Luther Vandross was one of the greatest singers — not just R&B singers — of the past 50 years, and Google has fittingly paid tribute to him with an original Google Doodle animation. With Vandross’ 1981 debut solo single “Never Too Much” serving as the soundtrack, viewers are taken on a colorful trip through highlights of the singer’s career.
Also in observation of Vandross’ birthday, Legacy Recordings, the catalog division of Sony Music Entertainment, announces the RIAA certification of four of his signature singles: “Dance With My Father” (Platinum), “Here and Now” (Platinum), “Endless Love” (Platinum) and “A House Is Not A Home” (Gold).
“It is a true reflection of Luther Vandross’ musical legacy around the world to be honored by Google with an animated Doodle that fittingly captures the joy Luther has brought the world,” reads a statement from his estate. “Luther made each of his songs about one simple, universal subject – love; an emotion and feeling common to the human experience no matter who you are, where you’re from or what you look like. No one else has expressed this emotion in song to the level Luther did for over 35 years, and to have Google broadcast that around the world is a wonderful showcase of his immeasurable talent.”
Born in New York on April 20, 1951, Luther Ronzoni Vandross Jr. was raised in a musical family and showed talent early, teaching himself to play piano by ear. His elder sisters took him to concerts by Aretha Franklin and Dionne Warwick, and before long his was performing at the Apollo Theater’s legendary amateur nights. He soon began working as a backing singer with artists like Roberta Flack and Donny Hathaway, but a major break came with his appearance on David Bowie’s “Young Americans” album and tour; Bowie adopted Vandross’ song “Funky Music” into the album track “Fascination.” He continued working as a session musician and singing jingles and finally made his breakthrough as a frontman with the group Change. He recorded a pair of albums with the group before breaking out on his own in 1981 with “Never Too Much.”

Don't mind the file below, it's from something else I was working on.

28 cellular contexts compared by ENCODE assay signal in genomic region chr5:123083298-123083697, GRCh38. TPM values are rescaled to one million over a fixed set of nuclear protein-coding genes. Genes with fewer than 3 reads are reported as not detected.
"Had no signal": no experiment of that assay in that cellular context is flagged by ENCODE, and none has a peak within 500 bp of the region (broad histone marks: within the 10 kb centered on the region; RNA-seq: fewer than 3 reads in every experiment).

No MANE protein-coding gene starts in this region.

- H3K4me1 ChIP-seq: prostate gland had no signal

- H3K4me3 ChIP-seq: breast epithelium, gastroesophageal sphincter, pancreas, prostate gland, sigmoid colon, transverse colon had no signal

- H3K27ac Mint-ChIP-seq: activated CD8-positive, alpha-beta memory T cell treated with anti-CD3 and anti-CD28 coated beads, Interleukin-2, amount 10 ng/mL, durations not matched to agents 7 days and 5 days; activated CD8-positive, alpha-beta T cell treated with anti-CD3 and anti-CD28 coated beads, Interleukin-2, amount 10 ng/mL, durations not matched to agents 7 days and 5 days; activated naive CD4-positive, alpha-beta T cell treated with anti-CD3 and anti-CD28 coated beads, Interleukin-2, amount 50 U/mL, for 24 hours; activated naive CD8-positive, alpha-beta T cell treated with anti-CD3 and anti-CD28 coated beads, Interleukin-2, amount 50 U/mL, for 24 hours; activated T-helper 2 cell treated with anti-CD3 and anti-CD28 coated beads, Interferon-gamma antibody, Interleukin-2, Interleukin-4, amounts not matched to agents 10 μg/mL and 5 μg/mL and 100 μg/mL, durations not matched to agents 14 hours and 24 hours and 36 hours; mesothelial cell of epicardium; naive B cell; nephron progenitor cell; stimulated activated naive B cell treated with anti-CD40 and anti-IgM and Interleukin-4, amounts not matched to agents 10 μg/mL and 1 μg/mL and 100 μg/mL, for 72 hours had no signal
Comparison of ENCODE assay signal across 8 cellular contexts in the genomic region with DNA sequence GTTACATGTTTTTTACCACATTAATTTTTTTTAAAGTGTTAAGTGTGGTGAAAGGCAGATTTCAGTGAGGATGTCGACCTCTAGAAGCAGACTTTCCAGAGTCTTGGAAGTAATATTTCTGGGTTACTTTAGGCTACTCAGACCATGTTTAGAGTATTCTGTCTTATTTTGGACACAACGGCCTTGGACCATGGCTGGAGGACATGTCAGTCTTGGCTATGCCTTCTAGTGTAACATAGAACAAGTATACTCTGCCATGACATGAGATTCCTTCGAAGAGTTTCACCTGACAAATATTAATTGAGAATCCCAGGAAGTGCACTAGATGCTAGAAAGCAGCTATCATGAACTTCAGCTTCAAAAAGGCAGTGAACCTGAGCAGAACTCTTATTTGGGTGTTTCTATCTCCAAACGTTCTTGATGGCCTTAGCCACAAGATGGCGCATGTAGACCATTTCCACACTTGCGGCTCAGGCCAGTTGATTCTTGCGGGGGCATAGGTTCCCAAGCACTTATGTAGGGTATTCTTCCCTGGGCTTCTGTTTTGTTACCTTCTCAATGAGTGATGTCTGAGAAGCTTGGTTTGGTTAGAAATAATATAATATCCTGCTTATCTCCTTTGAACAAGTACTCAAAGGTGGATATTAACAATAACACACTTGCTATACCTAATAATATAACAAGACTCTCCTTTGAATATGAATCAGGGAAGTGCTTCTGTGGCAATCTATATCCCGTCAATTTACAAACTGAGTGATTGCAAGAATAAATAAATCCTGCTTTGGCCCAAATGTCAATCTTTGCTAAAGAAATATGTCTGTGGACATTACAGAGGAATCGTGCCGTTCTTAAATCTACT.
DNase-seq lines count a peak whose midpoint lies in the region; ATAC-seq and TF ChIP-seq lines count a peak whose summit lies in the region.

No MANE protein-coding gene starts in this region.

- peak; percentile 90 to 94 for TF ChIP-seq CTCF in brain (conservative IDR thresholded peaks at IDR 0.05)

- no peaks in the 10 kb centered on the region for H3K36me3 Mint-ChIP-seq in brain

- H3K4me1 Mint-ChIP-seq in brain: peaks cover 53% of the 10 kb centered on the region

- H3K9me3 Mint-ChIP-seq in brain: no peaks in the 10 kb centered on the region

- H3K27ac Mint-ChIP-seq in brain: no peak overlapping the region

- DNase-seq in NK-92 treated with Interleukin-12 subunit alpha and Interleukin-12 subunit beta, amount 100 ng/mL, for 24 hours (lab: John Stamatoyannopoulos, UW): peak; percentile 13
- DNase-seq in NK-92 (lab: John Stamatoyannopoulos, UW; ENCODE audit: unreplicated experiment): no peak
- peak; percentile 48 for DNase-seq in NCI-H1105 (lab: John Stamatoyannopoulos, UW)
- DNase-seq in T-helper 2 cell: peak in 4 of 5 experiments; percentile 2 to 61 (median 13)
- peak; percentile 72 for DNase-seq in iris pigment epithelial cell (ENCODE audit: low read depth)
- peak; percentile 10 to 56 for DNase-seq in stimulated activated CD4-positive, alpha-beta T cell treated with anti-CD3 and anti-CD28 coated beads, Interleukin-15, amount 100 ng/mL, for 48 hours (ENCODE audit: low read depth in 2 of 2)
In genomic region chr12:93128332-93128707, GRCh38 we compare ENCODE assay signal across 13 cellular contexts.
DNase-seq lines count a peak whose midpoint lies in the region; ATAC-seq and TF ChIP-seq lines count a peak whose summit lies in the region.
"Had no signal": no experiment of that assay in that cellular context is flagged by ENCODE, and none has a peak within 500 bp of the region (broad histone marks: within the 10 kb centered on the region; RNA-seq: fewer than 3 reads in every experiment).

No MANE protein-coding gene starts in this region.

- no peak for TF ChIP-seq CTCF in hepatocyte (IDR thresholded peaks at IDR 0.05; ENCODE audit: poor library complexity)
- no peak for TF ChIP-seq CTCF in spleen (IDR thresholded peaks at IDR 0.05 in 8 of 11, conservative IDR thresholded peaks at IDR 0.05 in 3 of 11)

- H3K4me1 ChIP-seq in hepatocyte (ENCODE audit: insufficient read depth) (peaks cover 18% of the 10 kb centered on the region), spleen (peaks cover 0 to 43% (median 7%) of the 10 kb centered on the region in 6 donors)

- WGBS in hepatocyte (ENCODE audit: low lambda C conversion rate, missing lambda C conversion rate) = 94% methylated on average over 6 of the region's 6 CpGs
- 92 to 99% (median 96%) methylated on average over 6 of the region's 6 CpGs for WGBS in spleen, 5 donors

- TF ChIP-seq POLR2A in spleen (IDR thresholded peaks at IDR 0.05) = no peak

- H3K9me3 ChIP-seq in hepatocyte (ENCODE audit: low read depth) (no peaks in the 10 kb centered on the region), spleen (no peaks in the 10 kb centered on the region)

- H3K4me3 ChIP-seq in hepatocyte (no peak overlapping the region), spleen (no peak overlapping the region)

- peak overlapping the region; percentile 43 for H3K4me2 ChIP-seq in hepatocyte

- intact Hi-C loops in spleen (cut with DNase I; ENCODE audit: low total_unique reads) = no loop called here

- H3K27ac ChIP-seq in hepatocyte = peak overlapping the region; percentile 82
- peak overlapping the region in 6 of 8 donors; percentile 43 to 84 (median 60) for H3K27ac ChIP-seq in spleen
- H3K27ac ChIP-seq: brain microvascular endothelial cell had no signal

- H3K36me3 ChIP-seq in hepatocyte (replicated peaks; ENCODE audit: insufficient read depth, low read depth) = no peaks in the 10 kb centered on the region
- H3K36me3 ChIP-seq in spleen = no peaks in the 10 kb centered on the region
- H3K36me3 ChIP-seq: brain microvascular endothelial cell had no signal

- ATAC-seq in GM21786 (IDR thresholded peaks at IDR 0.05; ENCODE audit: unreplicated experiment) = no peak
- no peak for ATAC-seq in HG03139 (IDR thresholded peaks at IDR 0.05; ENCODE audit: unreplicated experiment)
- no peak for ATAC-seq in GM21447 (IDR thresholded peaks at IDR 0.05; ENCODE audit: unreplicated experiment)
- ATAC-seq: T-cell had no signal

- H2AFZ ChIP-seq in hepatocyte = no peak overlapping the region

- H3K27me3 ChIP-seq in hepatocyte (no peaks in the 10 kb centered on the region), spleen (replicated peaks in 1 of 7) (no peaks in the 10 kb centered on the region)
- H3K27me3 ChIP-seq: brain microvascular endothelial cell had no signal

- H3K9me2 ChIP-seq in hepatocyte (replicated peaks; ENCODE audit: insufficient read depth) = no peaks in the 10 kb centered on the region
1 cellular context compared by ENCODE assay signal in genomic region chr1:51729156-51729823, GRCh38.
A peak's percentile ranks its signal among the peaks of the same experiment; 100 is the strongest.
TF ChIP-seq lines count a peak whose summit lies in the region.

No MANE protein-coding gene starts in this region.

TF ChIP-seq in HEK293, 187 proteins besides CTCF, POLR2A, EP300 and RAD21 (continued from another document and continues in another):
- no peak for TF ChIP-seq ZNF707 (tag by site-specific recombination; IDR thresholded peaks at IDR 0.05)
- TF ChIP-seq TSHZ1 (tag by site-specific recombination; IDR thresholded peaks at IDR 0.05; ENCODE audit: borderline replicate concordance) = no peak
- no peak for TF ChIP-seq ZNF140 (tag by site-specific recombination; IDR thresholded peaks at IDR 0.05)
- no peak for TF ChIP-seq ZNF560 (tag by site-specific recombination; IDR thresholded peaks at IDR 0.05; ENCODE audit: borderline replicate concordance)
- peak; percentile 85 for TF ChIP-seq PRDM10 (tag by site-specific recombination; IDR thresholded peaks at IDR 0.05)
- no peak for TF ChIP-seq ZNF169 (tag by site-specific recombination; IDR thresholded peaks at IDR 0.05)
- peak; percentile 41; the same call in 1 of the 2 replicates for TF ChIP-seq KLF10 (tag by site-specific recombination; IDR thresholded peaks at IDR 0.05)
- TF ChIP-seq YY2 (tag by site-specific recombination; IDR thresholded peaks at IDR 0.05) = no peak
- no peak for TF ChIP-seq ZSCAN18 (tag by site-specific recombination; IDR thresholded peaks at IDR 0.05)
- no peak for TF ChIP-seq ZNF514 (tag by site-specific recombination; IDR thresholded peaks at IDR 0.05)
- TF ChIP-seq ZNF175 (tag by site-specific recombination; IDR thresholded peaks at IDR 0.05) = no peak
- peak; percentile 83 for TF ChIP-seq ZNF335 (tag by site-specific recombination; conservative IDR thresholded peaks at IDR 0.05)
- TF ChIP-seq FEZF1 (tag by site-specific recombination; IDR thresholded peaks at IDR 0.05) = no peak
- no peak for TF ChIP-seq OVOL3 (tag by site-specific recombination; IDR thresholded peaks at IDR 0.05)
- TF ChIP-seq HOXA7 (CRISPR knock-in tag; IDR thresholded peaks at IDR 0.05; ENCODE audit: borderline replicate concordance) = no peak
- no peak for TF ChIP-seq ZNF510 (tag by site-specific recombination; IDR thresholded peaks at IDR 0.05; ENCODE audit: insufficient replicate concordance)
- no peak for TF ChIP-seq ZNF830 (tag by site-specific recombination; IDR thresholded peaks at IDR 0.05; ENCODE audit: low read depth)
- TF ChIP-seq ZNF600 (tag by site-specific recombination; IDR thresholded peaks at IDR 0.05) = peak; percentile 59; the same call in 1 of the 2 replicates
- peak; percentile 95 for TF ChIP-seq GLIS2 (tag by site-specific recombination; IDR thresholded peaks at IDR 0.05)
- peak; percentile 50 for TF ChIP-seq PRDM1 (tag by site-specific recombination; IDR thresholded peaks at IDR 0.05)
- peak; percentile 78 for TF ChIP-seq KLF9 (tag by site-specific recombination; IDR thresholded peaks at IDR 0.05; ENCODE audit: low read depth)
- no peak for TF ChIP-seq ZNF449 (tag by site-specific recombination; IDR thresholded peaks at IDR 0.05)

After all those years of grinding, success came quickly: Other hits over the next 20 years include “Here and Now,” “Any Love,” “Power of Love/Love Power,” “I Can Make It Better,” and duets with Cheryl Lynn, Mariah Carey and Janet Jackson. He received eight Grammy awards.
Many members of Vandross’ family died young, and after a long history of diabetes and hypertension, he suffered a stroke in 2003 and died after suffering a heart attack in 2005.